What other picks do you have your eye on for your leveraged portfolio?

  33. Matt on July 8, 2009 at 9:49 am

    FT, a couple of questions:

    1) Why no income trusts? There are a few paying some pretty good distributions with strong balance sheets. From what I can gather, income trusts are going to be treated in the same manner as corporations – so why the fuss? If they convert back to a corporation they will be treated like all other corporations and if they stay as a trust they will be taxed like a corporation. If the trust is paying out a dividend that is 50% higher than a corporation and taxes of 30-34% are introduced upon it, I’m pretty sure you still come out ahead of “normal” corporations in the end. Would someone else care to elaborate as I feel I might have over simplified this.

    2) Increasing dividends each year, having a high yield, and being a part of CDZ are certainly major criteria for selecting a dividend stock. However is there any consideration given to consistent earnings growth, future prospects/growth, or the ratios: debt/equity ratio, price/sales, price/equity TTM, forward price/equity, price/sales, price/cash flow?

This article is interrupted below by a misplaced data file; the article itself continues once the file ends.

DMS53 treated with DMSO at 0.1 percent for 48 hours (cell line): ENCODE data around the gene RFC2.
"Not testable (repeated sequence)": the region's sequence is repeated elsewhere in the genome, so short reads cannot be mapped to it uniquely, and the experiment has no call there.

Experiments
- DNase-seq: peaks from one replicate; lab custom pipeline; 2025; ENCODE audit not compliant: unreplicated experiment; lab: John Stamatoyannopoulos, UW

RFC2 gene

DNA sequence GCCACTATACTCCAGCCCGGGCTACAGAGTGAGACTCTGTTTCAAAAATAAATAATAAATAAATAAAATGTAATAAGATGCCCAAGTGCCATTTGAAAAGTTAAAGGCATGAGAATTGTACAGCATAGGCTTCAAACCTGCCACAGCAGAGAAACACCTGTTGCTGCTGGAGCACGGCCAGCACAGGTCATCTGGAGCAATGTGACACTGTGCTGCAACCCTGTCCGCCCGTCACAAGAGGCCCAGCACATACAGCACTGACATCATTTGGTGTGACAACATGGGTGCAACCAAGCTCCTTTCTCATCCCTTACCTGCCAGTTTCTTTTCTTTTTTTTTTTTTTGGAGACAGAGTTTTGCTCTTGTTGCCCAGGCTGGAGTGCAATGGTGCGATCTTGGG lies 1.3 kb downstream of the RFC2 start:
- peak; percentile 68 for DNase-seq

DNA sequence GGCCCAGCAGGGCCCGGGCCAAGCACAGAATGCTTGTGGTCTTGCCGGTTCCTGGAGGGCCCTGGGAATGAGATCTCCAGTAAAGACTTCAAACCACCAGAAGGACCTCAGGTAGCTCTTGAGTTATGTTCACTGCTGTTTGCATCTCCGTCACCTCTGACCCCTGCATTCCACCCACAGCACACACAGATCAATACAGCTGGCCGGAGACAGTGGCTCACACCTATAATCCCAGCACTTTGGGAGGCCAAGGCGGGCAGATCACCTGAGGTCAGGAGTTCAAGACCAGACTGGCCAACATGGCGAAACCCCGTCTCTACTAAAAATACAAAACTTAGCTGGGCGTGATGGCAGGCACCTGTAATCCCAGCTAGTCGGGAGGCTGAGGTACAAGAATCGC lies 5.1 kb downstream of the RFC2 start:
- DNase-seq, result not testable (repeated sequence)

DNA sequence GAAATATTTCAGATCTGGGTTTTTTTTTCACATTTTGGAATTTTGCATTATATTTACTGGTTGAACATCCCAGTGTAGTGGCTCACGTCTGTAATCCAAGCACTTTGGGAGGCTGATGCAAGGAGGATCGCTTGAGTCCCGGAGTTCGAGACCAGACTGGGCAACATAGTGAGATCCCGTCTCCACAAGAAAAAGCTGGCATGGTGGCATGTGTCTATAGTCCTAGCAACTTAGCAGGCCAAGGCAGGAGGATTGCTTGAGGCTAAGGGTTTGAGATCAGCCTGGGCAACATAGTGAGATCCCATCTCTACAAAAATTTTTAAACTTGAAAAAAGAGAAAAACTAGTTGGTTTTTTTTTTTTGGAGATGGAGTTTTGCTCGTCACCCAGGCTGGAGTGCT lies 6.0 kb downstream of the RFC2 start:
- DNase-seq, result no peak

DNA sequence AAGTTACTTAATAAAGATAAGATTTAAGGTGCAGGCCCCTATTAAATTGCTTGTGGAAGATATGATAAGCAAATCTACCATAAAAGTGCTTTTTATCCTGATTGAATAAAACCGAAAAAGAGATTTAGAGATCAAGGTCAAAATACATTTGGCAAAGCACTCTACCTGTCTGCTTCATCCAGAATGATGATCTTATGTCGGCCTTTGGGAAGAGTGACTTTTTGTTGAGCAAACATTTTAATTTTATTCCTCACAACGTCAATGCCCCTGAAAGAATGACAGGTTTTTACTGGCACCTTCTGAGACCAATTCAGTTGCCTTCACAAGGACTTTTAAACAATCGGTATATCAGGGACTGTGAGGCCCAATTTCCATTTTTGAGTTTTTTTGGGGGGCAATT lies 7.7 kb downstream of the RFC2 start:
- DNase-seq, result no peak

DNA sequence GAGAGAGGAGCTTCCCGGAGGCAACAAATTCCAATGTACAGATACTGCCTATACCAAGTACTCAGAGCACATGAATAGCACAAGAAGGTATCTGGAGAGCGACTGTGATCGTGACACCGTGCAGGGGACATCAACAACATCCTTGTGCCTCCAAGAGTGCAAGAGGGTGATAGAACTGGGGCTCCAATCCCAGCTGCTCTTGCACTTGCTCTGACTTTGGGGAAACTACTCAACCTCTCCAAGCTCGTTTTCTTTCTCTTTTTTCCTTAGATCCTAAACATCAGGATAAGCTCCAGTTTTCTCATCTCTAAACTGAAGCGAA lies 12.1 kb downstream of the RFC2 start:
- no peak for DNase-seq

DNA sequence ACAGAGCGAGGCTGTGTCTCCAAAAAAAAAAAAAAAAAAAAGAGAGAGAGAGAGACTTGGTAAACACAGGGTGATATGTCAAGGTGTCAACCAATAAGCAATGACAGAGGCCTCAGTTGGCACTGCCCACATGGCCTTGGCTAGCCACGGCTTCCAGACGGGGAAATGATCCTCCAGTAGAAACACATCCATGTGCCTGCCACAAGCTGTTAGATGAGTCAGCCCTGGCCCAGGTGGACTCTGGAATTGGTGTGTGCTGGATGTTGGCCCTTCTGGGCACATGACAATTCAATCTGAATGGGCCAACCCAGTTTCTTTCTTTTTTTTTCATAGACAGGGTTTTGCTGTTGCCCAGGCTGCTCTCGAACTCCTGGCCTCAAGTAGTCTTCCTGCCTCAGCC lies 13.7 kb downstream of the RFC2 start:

3) Do most users of this investing strategy follow dollar cost averaging or do you wait for a strike point? As an aside to make my question, anyone who got in on BMO at $25 with a 10% dividend in would be sitting pretty right now.

    4) How do you determine the weighting of each stock in your portfolio? My rule of thumb is each stock gets an equal dollar amount, for example in starting up my portfolio, each stock gets $2000 (or whatever) and each new addition would get the same.

    Sorry, looks like I had more than a few questions.

  34. Matt on July 8, 2009 at 9:54 am

    In the ratio question above I left out price/book.

  35. FrugalTrader on July 8, 2009 at 10:02 am
  36. Matt on July 8, 2009 at 10:12 am

    Thank you. There are a few points there I did not consider there on income trusts.

    What about the other questions, in particular #2?

  37. Jared on July 14, 2009 at 4:18 pm

    Have you added anything else to this recently? I see Telus is almost at a 52 week low and has about a 6% yield right now. Seems like it could be a good time to buy, if you think they can maintain the dividend

  38. Sean on November 16, 2009 at 2:05 am

    How have things gone with the taxman? I have a coworker that has been having a bit of a battle with CRA and it sounds like he has been doing things right. CRA insists it is a mortgage and not a line of credit and therefore isnt eligible. He has a homeline plan with RBC and bought through RBC to keep the paper straight forward and it is still an issue. I want to start the SM next year but I am now a little nervous.